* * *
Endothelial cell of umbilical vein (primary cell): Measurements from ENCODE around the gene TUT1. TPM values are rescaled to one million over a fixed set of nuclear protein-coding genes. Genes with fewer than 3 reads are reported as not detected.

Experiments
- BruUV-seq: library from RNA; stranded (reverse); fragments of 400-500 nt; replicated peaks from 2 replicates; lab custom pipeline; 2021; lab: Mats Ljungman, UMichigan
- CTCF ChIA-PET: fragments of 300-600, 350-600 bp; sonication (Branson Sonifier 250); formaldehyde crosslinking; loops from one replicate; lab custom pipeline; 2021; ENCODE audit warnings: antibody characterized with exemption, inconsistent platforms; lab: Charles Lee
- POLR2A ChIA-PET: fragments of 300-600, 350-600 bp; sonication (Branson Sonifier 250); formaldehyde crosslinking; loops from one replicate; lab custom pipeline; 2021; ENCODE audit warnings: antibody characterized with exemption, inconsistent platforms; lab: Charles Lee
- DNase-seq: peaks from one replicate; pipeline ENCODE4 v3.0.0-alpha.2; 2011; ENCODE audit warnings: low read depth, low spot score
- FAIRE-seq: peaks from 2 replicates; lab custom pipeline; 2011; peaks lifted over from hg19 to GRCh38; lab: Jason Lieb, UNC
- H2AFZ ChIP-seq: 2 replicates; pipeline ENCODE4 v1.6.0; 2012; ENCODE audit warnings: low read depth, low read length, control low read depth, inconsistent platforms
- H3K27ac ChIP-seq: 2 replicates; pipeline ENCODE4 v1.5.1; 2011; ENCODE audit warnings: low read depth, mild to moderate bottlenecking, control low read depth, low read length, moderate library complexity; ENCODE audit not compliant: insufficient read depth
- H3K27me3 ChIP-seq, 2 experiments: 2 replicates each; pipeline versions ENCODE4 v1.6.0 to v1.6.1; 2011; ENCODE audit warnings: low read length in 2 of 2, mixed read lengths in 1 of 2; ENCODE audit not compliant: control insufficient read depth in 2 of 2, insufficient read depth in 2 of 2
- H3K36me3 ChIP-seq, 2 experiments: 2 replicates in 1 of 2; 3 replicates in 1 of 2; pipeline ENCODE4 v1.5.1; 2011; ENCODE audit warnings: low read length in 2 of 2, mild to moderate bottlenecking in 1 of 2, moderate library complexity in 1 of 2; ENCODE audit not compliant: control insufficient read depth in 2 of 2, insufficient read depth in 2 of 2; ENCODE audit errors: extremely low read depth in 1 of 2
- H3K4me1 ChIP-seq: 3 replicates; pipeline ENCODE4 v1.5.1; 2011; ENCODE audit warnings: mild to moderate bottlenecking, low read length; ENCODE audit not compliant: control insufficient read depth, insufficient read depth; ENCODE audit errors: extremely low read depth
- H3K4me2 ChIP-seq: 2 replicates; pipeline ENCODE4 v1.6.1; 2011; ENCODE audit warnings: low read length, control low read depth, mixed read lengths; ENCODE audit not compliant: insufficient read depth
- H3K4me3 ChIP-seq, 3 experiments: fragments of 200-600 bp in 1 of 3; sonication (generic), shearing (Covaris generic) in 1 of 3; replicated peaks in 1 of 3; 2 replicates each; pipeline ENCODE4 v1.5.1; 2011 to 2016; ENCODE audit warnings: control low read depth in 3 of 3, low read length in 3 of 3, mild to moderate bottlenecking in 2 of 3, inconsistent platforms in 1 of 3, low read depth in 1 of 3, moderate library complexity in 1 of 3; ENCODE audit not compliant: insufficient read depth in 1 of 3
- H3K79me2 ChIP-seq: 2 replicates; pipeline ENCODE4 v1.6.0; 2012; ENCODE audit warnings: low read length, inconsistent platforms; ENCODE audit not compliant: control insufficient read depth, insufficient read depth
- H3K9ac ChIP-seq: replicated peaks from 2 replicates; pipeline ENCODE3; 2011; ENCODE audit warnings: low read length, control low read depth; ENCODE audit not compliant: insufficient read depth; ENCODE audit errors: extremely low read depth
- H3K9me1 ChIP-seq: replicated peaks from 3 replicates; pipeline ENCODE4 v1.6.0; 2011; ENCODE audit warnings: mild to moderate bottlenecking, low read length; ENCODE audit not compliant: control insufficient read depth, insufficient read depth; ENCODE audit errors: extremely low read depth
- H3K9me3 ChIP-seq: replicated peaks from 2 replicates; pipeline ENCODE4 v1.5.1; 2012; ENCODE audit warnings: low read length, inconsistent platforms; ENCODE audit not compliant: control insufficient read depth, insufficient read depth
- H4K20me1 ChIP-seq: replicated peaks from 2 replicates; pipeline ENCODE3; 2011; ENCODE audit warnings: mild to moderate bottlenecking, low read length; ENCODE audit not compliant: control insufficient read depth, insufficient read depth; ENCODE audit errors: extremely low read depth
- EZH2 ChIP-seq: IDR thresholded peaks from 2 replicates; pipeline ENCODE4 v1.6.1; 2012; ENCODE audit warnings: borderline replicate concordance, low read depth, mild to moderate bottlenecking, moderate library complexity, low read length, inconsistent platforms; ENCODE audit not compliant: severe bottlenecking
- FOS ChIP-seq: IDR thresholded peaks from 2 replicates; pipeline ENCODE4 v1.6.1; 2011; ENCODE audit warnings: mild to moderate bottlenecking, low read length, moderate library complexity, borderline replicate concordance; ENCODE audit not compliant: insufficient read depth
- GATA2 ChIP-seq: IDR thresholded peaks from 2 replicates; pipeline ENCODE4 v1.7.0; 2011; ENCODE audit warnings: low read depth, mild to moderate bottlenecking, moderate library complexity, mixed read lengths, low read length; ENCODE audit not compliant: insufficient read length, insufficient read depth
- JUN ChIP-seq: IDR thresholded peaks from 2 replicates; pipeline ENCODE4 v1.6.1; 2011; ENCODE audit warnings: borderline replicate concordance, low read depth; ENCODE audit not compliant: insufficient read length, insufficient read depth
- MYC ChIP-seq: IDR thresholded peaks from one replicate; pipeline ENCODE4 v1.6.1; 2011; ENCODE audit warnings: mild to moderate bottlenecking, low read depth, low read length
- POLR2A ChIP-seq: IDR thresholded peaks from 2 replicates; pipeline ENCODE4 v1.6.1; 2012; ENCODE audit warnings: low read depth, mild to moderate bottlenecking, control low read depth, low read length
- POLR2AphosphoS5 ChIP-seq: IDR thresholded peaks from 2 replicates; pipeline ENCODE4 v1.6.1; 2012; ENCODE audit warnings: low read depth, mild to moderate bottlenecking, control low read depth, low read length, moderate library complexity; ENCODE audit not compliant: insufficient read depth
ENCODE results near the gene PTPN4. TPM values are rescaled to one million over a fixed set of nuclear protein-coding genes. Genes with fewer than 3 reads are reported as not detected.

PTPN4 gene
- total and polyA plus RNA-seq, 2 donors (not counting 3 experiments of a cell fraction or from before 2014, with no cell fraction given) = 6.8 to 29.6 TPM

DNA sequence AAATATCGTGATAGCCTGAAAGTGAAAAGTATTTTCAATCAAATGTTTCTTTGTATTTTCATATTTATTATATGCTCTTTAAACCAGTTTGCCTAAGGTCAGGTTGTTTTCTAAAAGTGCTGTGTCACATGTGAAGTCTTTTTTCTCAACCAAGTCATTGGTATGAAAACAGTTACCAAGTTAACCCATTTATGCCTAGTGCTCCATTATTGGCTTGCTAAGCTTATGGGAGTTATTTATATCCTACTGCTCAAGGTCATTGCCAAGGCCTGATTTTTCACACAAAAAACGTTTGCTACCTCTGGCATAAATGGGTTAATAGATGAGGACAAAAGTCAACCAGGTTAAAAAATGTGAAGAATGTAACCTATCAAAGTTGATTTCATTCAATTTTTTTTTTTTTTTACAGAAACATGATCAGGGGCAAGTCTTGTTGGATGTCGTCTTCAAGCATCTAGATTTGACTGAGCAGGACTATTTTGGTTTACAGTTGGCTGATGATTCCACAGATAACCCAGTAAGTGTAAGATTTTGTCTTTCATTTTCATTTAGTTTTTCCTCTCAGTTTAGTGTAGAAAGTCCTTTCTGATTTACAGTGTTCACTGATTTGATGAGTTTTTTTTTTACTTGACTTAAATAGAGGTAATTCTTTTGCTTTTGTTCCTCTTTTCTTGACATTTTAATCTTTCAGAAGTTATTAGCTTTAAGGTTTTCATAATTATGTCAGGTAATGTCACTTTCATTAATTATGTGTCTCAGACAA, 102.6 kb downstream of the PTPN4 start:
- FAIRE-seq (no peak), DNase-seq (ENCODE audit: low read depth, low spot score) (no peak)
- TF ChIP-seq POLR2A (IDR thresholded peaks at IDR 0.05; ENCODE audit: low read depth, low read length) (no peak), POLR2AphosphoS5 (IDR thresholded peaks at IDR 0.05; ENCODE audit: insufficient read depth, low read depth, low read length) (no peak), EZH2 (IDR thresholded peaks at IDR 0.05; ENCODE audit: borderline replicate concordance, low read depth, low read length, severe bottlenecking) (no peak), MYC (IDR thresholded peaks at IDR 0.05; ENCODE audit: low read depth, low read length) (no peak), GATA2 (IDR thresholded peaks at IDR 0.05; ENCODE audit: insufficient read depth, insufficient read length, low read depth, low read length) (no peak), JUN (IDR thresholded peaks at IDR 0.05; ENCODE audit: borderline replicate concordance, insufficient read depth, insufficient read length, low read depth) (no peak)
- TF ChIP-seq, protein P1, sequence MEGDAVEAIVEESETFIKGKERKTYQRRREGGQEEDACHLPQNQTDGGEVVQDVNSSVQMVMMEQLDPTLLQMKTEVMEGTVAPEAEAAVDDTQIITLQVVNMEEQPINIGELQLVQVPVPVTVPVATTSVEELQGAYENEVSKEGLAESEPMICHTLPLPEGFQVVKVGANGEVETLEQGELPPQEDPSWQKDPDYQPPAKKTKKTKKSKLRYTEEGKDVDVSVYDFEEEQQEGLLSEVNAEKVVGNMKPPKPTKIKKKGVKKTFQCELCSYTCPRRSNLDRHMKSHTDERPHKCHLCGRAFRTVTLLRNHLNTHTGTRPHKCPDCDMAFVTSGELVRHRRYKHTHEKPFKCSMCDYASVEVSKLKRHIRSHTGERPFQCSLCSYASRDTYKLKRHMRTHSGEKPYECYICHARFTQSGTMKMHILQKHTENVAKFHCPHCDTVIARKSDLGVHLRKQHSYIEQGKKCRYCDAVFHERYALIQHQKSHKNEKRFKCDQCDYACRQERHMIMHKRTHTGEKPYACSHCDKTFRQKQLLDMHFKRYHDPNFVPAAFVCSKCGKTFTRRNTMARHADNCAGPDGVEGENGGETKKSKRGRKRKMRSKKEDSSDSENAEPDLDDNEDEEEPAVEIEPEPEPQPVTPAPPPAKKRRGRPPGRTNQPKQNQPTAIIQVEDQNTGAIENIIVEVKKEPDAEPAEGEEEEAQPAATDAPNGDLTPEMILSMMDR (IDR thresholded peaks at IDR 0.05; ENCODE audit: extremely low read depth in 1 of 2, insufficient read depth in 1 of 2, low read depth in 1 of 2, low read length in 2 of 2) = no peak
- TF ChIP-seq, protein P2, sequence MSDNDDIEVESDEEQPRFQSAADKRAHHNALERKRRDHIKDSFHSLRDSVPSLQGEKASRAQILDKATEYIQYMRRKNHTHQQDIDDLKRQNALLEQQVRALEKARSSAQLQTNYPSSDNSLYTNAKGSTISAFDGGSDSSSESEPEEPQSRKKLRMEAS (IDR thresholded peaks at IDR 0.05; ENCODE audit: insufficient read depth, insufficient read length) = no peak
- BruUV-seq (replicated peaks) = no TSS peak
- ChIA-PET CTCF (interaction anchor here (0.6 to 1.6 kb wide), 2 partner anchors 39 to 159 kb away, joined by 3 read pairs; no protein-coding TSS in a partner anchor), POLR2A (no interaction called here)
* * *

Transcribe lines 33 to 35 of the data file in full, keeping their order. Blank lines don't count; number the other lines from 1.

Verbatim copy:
- TF ChIP-seq, protein P1, sequence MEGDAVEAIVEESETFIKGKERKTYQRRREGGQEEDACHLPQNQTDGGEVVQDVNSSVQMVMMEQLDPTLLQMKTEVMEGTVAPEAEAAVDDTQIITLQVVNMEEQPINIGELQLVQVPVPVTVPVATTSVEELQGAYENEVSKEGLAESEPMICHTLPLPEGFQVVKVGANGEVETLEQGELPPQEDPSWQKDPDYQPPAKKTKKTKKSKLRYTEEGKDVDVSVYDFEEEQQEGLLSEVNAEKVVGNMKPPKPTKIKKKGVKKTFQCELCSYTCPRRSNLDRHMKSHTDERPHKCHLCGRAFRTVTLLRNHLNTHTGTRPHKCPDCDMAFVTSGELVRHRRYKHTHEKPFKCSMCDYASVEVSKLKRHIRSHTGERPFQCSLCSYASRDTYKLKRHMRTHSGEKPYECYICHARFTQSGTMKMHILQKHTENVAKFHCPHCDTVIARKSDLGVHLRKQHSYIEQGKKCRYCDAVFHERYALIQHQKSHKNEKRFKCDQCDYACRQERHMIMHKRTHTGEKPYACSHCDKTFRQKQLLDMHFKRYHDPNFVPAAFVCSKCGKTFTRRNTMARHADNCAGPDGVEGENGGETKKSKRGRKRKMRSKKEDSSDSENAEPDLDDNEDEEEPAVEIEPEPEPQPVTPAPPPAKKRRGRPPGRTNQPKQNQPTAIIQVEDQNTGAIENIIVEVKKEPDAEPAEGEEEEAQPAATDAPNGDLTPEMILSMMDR (IDR thresholded peaks at IDR 0.05; ENCODE audit: extremely low read depth in 1 of 2, insufficient read depth in 1 of 2, low read depth in 1 of 2, low read length in 2 of 2) = no peak
- TF ChIP-seq, protein P2, sequence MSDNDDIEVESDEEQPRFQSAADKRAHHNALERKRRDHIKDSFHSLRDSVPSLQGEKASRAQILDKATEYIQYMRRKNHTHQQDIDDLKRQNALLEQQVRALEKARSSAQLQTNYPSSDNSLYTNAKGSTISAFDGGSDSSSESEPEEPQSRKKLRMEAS (IDR thresholded peaks at IDR 0.05; ENCODE audit: insufficient read depth, insufficient read length) = no peak
- BruUV-seq (replicated peaks) = no TSS peak